Additionally, the IAM project introduced the GBV in Ag Toolkit to Feed the Future’s Institutional and Systems Strengthening (ISS) Activity. In the coming months, IAM will collaborate with the ISS to rollout the toolkit at the national level through the government’s National Gender Community of Practice.
Collaboration with USAID IPs
Since the pilot’s close, the IAM Activity has hosted other USAID/Uganda IPs to share information on the pilot and the toolkit. The USAID Integrated Community Agriculture and Nutrition Activity integrated the toolkit into their five-year work plan, with built-in introductory and refresher training facilitated by IAM staff on the GBV in Ag Toolkit.
Collaboration with IAM Partners
IAM local partners, such as cooperatives, have expressed interest in training their own staff to become “gender change agents,” similar to GBV champions. As a result, IAM is developing training content and will work with these partners throughout the annual 16 Days of Activism against GBV in November/December 2023 to introduce the toolkit, more background on GBV in agriculture and train their staff as champions.
Refugee Settlements and Minority Communities
The IAM Activity is expanding into new areas of refugee settlements and working with identified ethnic minority communities, like Karamoja in Northern Uganda. Work in these areas will focus on leveraging the private sector to stimulate market growth, while identifying areas of GBV intersection with agriculture and market systems. The toolkit will be a critical feature introduced in this work with staff and partners to identify, mitigate and respond to the inevitable instances of GBV in vulnerable communities.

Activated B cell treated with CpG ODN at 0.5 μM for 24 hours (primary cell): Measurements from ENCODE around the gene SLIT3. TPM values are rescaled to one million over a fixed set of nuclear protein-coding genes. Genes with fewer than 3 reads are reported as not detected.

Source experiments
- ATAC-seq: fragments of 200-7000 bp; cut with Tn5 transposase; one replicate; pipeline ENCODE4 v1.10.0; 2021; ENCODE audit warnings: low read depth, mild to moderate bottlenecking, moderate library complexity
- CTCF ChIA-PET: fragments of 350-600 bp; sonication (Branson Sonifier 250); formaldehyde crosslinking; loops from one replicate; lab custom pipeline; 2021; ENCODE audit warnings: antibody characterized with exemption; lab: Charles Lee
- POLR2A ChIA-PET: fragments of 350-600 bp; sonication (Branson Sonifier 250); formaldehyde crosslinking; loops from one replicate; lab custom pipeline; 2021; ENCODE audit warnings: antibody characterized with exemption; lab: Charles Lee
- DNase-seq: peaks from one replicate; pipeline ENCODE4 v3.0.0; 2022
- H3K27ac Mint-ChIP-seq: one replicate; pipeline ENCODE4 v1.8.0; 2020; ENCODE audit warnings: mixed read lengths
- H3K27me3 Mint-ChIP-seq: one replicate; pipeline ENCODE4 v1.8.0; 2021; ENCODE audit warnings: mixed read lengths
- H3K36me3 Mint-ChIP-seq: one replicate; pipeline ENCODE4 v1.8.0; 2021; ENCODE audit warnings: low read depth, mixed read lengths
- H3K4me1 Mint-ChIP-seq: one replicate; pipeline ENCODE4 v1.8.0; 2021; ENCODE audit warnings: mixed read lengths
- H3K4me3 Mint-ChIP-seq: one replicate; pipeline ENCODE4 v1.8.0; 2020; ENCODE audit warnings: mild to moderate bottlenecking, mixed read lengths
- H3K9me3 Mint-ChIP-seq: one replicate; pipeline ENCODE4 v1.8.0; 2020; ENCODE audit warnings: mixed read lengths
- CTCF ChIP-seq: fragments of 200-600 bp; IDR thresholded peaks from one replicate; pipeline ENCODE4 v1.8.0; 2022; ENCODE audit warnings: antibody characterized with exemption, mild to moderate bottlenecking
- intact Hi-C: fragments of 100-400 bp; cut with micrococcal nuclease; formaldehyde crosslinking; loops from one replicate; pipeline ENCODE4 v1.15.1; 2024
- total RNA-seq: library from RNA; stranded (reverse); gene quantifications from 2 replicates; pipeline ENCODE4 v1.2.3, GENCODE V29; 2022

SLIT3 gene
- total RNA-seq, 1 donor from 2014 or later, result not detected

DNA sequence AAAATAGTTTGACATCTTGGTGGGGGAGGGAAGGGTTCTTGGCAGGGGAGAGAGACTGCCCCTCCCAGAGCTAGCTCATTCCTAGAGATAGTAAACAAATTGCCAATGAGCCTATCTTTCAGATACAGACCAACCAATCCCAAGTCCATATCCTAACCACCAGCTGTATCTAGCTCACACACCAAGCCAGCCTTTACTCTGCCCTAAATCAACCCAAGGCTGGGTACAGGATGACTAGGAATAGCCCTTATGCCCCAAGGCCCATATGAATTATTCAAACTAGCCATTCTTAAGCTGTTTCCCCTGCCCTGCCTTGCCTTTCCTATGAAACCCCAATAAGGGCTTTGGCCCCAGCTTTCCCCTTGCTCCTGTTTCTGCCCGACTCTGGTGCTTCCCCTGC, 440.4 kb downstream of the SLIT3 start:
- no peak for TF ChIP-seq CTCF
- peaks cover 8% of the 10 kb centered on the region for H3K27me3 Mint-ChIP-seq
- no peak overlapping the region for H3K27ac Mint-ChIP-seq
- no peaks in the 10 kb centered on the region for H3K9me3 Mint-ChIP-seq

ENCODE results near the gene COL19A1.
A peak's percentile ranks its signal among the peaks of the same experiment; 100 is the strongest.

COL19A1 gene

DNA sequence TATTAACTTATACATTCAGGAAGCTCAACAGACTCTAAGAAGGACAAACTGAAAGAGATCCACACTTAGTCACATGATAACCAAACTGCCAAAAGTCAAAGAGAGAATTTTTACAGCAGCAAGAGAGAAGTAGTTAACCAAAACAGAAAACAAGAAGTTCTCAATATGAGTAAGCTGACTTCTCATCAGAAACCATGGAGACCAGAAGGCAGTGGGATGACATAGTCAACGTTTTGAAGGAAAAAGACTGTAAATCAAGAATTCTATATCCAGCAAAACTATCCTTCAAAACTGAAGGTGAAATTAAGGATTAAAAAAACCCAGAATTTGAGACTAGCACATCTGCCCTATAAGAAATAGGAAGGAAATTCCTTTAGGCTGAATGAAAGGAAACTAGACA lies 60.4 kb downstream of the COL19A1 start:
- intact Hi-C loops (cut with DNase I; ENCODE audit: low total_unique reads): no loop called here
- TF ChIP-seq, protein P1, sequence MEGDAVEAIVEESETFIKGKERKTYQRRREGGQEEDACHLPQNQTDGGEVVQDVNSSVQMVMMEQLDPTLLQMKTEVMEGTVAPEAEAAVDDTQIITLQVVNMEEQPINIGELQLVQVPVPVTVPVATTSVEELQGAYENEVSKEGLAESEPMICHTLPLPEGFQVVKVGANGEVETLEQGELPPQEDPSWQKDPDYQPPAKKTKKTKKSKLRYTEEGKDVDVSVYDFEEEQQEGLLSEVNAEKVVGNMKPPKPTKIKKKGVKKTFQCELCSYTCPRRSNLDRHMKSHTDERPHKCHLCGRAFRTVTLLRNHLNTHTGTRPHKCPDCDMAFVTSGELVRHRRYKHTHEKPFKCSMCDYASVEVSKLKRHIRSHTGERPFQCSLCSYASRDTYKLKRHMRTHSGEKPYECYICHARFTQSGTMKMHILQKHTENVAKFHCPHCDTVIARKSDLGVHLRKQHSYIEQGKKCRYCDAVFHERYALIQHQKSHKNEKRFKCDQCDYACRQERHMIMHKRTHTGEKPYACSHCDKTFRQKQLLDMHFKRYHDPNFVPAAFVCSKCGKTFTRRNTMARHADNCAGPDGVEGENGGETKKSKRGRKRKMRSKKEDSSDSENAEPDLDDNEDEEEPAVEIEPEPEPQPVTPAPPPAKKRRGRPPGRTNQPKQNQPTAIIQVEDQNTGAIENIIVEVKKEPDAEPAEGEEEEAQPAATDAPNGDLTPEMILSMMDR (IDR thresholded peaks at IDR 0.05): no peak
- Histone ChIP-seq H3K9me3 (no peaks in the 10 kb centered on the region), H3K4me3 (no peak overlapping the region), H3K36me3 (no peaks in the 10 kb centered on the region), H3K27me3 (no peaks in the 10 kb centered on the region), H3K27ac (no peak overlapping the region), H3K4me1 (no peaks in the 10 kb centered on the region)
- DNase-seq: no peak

In Conclusion — Need for Greater Awareness Among the Private Sector
While the IAM Activity has two years left with its participating new partners and communities, the GBV in Ag Toolkit has already proven its critical importance as a support tool for both staff and with partners.
For the private sector, IAM has utilized the toolkit to help companies understand what they can do to support their farmers, contractors or staff who are experiencing, or are survivors of, abuse. Often, the companies did not know how to address this highly sensitive topic with their staff. With the toolkit, they are provided with local resources to reach out to for reporting and support.
However, there needs to be greater awareness raised amongst businesses and staff as employers, supervisors or managers can also be perpetrators of GBV. The toolkit helps de-risk interventions by making the business case that ignoring GBV hurts revenue. By taking small actions to eliminate GBV, performance, productivity and profitability can all improve.